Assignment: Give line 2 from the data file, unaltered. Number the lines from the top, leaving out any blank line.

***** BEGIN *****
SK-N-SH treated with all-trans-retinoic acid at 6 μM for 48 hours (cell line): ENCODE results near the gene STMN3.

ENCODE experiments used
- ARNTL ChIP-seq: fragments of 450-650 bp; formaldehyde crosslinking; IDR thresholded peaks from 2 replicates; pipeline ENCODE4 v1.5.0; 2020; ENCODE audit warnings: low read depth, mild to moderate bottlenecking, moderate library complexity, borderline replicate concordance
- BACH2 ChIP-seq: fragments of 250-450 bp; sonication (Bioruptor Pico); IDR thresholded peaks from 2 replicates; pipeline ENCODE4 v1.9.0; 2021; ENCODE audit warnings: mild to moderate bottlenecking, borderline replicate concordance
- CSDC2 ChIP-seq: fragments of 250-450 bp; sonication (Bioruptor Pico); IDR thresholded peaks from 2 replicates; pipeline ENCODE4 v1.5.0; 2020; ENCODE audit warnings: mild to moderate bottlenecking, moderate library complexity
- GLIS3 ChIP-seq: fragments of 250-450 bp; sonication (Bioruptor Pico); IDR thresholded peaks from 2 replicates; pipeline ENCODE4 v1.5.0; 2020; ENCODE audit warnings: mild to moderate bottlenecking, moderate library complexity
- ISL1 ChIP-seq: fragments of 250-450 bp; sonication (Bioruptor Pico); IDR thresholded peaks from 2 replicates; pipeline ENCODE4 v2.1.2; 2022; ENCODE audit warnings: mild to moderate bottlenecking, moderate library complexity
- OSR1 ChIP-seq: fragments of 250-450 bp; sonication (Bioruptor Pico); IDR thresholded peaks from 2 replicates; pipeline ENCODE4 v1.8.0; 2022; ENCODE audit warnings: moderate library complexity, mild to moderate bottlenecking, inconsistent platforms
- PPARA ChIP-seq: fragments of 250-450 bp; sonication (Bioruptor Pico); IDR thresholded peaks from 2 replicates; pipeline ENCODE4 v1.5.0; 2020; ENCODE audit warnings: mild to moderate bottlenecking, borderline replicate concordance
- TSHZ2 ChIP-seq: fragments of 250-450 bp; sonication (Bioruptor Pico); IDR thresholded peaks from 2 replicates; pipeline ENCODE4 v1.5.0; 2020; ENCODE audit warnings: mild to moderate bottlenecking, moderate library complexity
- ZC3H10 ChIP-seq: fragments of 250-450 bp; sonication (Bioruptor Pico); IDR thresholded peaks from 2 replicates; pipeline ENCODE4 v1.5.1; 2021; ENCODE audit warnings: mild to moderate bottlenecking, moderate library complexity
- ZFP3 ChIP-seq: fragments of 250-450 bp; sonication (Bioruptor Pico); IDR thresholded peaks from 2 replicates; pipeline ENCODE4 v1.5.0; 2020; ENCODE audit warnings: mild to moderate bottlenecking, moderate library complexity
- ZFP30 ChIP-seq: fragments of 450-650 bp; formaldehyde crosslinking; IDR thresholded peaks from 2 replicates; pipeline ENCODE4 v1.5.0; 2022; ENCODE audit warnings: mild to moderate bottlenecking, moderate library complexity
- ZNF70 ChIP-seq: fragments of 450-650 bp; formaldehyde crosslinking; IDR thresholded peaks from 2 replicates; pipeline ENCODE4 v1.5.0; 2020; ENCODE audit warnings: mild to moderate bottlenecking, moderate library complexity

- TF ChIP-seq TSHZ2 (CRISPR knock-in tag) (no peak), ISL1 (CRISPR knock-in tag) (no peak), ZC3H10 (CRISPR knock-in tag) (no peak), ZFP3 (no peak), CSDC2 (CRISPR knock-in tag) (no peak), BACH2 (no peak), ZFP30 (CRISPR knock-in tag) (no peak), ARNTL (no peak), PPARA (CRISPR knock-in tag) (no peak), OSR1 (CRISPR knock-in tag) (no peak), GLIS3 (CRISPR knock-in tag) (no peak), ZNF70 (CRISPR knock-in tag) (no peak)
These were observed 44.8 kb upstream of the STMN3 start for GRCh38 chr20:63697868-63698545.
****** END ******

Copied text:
ENCODE experiments used